The life of a teacher can be riddled with many challenges. Facing difficult students, difficult parents or an unsympathetic school board can really suck the fun out of preparing future generations for the adult world. Alongside essentially serving as tutors to a couple dozen children every day (daunting just to see it written out), teachers have historically found it hard to make ends meet on a standard teaching salary. In recent years educators have begun to speak out on this issue louder than ever before with strikes and protests sweeping Michigan and turning their attention toward the Capitol.
With the issue of livable wages rightfully taking center stage, it is easy to forget that teachers themselves were once students. As such, many aspiring teachers are faced with hefty loans through college and a potentially unsustainable salary at the end of it all. Enter Teacher Education Assistance for College and Higher Education Grants (TEACH grants, for short), a student aid program devised by the U.S. Department of Education in 2008 catered toward future educators. Each TEACH grant provides financial aid toward a teacher’s education under the stipulation that the recipient of the grant teaches for four years in low-income areas of the United States. Other stipulations include teaching high-demand subjects such as science or math and completing the required four years of low-income teaching within an eight-year time frame. If any of the aforementioned criteria are not met, the grants are either taken away or converted into loans. This is all well and good, as long as the system works as promised. Unfortunately, it hasn’t.
As with many federal systems, TEACH grants turned heel on their intended purpose of alleviating the stress of American educators, leading to paperwork-tinged nightmares for thousands of its recipients. In late March 2018, National Public Radio caught wind of rampant problems with TEACH grants and turned to two of the people it directly affected as a case study to highlight the issue. One TEACH recipient, a Massachusetts math teacher, was hit with a $5,000 loan after the paperwork for her $4,000 TEACH grant was seemingly lost by FedLoan, the company brought in to manage the TEACH program. A similar story came from a South Carolina high school teacher who made the minor mistake of failing to sign one of his TEACH forms. In both cases the former grant recipients had attempted to resubmit their “botched” forms only to be met with a harsh submission deadline that converted their grants to loans without a second thought.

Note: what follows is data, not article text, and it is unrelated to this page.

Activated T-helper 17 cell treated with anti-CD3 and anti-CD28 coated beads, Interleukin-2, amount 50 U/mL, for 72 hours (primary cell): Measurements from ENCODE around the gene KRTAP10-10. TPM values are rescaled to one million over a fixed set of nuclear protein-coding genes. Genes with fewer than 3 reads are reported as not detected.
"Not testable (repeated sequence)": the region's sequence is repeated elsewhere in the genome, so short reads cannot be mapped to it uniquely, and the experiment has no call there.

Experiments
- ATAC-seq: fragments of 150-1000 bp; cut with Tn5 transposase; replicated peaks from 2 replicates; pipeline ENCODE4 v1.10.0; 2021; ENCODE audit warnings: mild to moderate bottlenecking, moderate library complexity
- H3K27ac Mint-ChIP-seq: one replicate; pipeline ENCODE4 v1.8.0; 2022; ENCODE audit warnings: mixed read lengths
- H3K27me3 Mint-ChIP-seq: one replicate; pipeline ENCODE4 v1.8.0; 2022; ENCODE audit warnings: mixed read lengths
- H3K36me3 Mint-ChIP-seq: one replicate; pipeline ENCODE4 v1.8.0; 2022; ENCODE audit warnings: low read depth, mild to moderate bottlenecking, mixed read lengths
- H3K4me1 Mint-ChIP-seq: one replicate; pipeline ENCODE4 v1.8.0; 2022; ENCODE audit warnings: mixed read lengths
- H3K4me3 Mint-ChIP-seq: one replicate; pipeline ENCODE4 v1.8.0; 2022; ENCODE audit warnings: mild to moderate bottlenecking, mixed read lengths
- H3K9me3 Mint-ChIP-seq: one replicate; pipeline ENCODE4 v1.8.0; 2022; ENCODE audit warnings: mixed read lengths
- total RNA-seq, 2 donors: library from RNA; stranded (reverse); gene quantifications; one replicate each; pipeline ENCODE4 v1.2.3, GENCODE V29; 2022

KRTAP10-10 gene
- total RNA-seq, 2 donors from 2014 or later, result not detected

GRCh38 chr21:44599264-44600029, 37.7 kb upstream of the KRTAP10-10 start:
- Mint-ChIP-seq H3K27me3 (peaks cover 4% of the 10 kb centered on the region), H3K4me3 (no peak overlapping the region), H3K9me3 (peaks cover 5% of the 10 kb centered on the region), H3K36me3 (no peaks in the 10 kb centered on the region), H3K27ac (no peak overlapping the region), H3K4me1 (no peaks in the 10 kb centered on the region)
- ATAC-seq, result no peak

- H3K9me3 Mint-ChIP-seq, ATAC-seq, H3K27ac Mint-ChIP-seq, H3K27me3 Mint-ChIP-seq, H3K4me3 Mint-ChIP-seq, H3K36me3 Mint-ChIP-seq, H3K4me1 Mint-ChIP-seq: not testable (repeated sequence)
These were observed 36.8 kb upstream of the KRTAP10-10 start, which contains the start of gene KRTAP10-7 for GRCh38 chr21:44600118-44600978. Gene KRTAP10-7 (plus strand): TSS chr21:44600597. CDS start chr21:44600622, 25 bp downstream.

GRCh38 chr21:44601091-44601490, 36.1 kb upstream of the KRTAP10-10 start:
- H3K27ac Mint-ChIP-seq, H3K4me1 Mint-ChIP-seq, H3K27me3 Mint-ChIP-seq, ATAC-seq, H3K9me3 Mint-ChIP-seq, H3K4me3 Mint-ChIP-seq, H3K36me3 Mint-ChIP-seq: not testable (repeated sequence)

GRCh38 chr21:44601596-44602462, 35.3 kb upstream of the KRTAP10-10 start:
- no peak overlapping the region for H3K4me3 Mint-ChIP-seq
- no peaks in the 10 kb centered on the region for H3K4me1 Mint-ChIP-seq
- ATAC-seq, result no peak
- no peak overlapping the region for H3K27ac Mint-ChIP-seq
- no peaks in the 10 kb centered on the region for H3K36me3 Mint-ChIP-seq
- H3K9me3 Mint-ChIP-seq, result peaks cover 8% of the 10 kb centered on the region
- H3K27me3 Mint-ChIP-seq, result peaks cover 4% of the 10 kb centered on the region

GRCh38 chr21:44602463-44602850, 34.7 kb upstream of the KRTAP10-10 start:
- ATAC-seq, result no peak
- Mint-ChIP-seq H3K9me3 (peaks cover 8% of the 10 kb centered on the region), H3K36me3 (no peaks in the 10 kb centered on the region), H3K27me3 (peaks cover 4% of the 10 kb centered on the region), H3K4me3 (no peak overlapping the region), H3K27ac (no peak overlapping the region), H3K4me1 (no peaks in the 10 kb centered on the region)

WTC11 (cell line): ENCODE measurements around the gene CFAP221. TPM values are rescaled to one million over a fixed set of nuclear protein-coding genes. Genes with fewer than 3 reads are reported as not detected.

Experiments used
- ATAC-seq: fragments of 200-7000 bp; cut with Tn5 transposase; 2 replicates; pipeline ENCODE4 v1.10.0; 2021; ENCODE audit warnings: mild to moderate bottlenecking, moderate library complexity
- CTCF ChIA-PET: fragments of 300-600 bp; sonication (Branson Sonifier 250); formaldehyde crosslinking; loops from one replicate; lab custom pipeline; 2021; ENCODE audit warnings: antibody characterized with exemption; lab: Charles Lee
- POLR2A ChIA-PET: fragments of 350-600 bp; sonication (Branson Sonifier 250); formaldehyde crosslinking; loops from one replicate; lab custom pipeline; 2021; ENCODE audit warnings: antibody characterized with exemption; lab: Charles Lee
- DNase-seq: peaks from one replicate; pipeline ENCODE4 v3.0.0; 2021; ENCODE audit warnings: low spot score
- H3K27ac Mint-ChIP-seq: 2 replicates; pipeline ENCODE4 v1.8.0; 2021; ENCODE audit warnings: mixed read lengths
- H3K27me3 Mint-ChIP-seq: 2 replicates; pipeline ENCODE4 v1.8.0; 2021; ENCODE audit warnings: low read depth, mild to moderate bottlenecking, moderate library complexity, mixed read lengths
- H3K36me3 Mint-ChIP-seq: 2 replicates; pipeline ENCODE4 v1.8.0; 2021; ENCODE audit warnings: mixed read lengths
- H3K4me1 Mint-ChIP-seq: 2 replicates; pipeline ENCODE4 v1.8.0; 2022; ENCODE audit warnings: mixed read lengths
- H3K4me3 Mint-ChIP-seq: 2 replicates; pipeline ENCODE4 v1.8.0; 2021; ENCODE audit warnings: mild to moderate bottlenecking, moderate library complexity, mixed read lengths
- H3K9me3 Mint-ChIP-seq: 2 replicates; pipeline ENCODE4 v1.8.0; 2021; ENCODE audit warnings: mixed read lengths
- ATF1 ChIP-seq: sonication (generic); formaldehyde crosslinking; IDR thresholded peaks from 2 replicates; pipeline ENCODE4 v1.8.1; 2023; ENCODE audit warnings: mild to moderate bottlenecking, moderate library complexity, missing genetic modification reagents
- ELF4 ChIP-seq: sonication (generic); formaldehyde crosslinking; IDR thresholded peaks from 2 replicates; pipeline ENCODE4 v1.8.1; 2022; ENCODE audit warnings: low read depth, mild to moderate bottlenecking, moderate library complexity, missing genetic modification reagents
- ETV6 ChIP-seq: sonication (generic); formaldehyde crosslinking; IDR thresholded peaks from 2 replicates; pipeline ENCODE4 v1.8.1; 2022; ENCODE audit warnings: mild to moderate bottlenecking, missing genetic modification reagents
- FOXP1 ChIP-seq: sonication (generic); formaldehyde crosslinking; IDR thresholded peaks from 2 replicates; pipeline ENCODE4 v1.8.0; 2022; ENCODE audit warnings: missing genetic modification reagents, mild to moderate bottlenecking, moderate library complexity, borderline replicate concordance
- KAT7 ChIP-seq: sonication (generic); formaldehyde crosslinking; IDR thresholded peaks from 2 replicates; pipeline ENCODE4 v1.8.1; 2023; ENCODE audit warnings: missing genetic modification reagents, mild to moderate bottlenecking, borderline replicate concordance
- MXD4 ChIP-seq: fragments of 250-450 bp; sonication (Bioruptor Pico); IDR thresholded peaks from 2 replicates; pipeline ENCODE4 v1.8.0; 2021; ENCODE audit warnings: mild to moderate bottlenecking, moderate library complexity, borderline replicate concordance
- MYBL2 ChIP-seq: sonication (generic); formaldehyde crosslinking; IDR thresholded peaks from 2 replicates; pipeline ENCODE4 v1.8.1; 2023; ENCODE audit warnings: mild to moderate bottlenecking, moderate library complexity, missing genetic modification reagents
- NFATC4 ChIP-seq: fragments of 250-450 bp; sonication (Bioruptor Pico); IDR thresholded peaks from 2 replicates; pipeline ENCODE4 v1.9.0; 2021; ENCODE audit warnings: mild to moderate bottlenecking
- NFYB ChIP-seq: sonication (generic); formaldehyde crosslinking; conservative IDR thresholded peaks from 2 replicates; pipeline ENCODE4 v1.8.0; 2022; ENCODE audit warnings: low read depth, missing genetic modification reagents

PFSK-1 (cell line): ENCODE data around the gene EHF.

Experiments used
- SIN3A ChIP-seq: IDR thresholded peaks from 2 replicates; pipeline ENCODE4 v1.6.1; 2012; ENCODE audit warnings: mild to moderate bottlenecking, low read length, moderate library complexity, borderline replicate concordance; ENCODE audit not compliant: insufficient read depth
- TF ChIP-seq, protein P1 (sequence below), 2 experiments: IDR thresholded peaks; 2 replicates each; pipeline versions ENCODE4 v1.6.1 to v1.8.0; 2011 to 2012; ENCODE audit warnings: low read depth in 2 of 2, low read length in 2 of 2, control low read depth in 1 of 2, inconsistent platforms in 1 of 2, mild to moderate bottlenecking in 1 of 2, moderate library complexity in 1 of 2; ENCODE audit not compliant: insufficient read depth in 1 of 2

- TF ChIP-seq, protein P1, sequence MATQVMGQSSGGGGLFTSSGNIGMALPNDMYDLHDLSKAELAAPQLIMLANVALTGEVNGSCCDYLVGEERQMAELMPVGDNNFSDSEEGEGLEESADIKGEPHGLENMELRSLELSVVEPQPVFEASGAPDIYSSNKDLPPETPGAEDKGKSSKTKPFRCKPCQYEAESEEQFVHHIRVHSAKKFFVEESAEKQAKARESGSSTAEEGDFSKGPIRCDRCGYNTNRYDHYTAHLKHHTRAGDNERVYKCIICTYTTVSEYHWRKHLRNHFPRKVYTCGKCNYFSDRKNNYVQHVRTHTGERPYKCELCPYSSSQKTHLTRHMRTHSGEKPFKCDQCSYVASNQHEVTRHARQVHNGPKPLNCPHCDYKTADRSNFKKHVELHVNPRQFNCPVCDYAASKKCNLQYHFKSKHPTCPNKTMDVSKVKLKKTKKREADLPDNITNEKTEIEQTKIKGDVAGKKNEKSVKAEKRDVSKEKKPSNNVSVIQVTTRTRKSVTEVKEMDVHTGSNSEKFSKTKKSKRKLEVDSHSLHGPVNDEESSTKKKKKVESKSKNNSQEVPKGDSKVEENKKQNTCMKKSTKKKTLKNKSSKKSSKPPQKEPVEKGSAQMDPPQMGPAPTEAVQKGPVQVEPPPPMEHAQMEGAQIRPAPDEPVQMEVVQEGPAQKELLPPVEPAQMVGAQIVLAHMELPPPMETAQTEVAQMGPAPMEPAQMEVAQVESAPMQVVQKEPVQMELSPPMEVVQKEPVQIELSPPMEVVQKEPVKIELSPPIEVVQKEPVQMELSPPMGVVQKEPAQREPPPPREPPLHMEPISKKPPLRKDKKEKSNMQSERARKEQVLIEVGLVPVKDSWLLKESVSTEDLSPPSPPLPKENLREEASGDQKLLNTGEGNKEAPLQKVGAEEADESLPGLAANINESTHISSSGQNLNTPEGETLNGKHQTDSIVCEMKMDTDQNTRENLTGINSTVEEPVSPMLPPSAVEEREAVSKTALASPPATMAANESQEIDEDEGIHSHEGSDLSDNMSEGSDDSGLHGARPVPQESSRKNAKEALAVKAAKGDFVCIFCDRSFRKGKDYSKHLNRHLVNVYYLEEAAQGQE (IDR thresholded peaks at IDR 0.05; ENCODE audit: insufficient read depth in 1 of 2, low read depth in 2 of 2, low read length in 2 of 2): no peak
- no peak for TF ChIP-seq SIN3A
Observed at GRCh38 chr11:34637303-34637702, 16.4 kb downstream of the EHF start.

Soon after the initial report, it was found that thousands of teachers across the country were experiencing the same unfair paperwork hits at the hands of FedLoan. In response to public outcry, the federal Education Department began a comprehensive review of its TEACH program in May 2018. During the investigation the department found all the hallmarks of a bureaucratic failure: important documents sent to outdated addresses, forms deemed “too complicated and confusing,” etc. By the end of the year the department announced that a fix was on its way. Teachers were now allowed to prove that they were meeting grant requirements, and their loans would turn back into grants, ending their nightmare as suddenly as it started.
Since the TEACH reevaluation opened up in January, over a third of the 6,000 applicants have been approved for loan reversals. Additionally, more changes are on the horizon with the Education Department vowing to expand the TEACH fix to reach more recipients and unknot the complicated processes that the program has followed to date. All this amounts to a step in the right direction in the fight to make educators heard.